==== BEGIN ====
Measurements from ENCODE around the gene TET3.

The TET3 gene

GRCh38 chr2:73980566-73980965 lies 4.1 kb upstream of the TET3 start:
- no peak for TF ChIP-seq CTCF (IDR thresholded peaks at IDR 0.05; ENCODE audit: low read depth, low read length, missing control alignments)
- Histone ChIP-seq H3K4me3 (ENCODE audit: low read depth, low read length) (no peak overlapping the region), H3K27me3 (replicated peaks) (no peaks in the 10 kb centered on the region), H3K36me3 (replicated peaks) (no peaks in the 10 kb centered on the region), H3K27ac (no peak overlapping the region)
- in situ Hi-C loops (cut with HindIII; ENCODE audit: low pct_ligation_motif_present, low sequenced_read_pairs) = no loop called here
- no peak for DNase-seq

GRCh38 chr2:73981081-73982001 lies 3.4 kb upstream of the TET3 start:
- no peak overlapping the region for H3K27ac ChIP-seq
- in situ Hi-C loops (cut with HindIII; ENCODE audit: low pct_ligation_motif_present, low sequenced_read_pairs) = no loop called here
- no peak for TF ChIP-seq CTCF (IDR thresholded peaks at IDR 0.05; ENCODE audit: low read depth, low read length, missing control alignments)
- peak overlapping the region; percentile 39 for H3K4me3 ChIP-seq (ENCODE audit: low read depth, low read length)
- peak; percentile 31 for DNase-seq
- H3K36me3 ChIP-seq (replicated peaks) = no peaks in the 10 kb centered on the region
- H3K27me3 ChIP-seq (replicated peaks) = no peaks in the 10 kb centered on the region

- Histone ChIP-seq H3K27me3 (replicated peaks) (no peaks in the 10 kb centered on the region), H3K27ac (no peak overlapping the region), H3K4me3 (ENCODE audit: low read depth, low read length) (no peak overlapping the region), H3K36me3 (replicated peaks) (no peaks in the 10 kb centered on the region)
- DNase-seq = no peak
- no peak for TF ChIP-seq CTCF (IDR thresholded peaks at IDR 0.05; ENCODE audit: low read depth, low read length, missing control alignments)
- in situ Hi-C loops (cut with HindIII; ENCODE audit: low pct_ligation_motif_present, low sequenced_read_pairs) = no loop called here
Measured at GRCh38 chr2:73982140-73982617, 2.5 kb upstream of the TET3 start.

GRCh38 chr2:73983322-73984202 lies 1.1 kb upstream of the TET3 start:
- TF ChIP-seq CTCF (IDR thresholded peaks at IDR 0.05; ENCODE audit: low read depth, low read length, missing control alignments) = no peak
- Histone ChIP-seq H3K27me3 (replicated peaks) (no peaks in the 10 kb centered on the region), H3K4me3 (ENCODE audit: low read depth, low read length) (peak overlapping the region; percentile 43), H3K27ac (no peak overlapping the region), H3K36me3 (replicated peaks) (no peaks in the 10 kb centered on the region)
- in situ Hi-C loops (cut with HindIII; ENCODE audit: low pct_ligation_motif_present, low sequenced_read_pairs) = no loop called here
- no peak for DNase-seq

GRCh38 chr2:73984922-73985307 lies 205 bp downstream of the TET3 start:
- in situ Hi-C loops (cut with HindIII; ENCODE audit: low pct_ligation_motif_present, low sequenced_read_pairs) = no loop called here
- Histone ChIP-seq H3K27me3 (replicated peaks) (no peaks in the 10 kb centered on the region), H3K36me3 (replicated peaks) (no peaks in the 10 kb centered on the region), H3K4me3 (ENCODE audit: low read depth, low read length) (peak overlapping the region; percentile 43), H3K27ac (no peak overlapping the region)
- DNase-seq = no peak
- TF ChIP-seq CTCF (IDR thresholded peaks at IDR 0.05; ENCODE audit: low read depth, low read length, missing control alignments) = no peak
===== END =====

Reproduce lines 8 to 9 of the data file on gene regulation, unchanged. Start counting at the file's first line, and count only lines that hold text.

GRCh38 chr2:73981081-73982001 lies 3.4 kb upstream of the TET3 start:
- no peak overlapping the region for H3K27ac ChIP-seq